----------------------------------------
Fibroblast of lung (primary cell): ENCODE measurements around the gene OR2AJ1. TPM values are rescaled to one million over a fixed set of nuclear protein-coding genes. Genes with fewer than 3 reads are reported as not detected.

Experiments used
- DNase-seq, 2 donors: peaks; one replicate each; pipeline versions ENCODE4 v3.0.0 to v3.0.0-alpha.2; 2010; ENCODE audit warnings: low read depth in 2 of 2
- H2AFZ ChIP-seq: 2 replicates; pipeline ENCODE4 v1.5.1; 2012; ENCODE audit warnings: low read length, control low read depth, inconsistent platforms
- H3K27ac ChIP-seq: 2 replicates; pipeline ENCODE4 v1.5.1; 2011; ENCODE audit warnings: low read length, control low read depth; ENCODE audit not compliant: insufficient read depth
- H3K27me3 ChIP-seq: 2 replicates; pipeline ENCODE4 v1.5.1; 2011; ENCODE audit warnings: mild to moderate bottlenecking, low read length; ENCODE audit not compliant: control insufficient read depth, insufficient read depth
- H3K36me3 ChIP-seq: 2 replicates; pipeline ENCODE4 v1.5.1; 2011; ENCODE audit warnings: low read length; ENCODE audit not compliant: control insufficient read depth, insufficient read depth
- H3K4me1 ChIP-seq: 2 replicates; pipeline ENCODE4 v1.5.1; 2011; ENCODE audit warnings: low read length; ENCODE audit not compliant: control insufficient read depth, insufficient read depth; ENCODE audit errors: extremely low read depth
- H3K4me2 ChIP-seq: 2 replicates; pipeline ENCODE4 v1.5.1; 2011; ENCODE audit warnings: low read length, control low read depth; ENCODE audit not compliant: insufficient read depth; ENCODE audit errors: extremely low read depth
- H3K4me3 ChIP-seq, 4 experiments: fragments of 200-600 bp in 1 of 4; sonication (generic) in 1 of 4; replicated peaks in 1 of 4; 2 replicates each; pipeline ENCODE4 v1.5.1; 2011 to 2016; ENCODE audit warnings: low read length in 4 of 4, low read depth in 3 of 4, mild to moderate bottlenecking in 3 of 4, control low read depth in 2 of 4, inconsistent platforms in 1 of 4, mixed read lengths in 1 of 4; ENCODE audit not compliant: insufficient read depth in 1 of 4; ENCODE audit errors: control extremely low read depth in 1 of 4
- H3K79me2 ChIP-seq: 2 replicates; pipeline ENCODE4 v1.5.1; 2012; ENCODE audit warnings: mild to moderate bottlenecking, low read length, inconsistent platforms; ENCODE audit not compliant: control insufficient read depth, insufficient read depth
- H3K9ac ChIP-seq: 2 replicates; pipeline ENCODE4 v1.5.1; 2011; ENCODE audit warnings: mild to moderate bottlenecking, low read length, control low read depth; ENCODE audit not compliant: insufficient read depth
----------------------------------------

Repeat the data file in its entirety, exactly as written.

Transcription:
Fibroblast of lung (primary cell): ENCODE measurements around the gene OR2AJ1. TPM values are rescaled to one million over a fixed set of nuclear protein-coding genes. Genes with fewer than 3 reads are reported as not detected.

Experiments used
- DNase-seq, 2 donors: peaks; one replicate each; pipeline versions ENCODE4 v3.0.0 to v3.0.0-alpha.2; 2010; ENCODE audit warnings: low read depth in 2 of 2
- H2AFZ ChIP-seq: 2 replicates; pipeline ENCODE4 v1.5.1; 2012; ENCODE audit warnings: low read length, control low read depth, inconsistent platforms
- H3K27ac ChIP-seq: 2 replicates; pipeline ENCODE4 v1.5.1; 2011; ENCODE audit warnings: low read length, control low read depth; ENCODE audit not compliant: insufficient read depth
- H3K27me3 ChIP-seq: 2 replicates; pipeline ENCODE4 v1.5.1; 2011; ENCODE audit warnings: mild to moderate bottlenecking, low read length; ENCODE audit not compliant: control insufficient read depth, insufficient read depth
- H3K36me3 ChIP-seq: 2 replicates; pipeline ENCODE4 v1.5.1; 2011; ENCODE audit warnings: low read length; ENCODE audit not compliant: control insufficient read depth, insufficient read depth
- H3K4me1 ChIP-seq: 2 replicates; pipeline ENCODE4 v1.5.1; 2011; ENCODE audit warnings: low read length; ENCODE audit not compliant: control insufficient read depth, insufficient read depth; ENCODE audit errors: extremely low read depth
- H3K4me2 ChIP-seq: 2 replicates; pipeline ENCODE4 v1.5.1; 2011; ENCODE audit warnings: low read length, control low read depth; ENCODE audit not compliant: insufficient read depth; ENCODE audit errors: extremely low read depth
- H3K4me3 ChIP-seq, 4 experiments: fragments of 200-600 bp in 1 of 4; sonication (generic) in 1 of 4; replicated peaks in 1 of 4; 2 replicates each; pipeline ENCODE4 v1.5.1; 2011 to 2016; ENCODE audit warnings: low read length in 4 of 4, low read depth in 3 of 4, mild to moderate bottlenecking in 3 of 4, control low read depth in 2 of 4, inconsistent platforms in 1 of 4, mixed read lengths in 1 of 4; ENCODE audit not compliant: insufficient read depth in 1 of 4; ENCODE audit errors: control extremely low read depth in 1 of 4
- H3K79me2 ChIP-seq: 2 replicates; pipeline ENCODE4 v1.5.1; 2012; ENCODE audit warnings: mild to moderate bottlenecking, low read length, inconsistent platforms; ENCODE audit not compliant: control insufficient read depth, insufficient read depth
- H3K9ac ChIP-seq: 2 replicates; pipeline ENCODE4 v1.5.1; 2011; ENCODE audit warnings: mild to moderate bottlenecking, low read length, control low read depth; ENCODE audit not compliant: insufficient read depth